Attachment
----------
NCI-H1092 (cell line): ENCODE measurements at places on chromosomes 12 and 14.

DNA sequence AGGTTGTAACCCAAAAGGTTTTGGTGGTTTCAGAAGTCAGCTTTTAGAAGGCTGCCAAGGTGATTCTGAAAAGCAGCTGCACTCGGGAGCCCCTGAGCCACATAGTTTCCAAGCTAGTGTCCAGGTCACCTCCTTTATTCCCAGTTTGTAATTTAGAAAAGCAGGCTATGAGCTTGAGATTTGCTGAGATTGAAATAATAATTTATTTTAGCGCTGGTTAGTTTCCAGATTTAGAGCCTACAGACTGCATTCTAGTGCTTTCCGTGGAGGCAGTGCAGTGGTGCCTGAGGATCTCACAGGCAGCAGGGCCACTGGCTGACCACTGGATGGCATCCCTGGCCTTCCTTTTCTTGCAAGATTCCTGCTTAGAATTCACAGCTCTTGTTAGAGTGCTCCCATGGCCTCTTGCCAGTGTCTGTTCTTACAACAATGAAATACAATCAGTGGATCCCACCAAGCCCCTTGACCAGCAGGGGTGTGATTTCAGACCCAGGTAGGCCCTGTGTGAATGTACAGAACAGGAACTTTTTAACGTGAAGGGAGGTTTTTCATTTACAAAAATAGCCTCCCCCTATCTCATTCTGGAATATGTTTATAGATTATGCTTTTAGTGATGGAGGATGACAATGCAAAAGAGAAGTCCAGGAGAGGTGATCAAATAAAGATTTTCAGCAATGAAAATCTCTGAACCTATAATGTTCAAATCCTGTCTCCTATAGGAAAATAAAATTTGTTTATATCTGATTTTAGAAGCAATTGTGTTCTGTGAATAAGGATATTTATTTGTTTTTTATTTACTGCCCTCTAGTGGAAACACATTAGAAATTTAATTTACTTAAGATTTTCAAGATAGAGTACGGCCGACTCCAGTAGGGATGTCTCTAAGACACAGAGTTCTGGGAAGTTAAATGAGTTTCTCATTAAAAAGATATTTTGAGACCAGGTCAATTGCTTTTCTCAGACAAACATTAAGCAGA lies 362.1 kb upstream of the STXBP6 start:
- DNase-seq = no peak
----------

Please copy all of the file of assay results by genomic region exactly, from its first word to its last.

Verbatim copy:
NCI-H1092 (cell line): ENCODE measurements at places on chromosomes 12 and 14.

DNA sequence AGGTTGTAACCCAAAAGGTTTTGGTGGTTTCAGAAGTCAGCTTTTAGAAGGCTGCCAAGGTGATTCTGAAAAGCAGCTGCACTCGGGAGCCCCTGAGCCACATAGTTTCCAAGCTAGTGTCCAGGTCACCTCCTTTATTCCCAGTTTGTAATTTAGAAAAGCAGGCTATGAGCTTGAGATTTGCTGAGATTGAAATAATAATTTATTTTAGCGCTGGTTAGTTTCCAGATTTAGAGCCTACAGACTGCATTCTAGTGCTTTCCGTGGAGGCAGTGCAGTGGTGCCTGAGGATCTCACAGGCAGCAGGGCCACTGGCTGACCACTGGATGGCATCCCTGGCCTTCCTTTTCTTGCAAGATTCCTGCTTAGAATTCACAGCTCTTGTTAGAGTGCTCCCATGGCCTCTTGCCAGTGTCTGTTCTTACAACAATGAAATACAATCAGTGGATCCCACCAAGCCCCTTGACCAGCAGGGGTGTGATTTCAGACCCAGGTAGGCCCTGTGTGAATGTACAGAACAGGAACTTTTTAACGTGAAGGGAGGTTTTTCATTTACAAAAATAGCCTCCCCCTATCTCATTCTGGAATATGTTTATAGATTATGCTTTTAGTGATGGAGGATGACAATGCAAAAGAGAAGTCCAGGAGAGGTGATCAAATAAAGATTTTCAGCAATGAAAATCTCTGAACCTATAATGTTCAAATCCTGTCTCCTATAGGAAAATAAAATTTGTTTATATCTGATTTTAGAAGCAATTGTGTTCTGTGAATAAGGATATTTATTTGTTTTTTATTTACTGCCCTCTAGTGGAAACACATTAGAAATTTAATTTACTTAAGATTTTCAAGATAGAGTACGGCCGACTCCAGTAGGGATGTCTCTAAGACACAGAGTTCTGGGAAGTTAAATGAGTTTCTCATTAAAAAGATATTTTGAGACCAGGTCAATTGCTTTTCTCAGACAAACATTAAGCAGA lies 362.1 kb upstream of the STXBP6 start:
- DNase-seq = no peak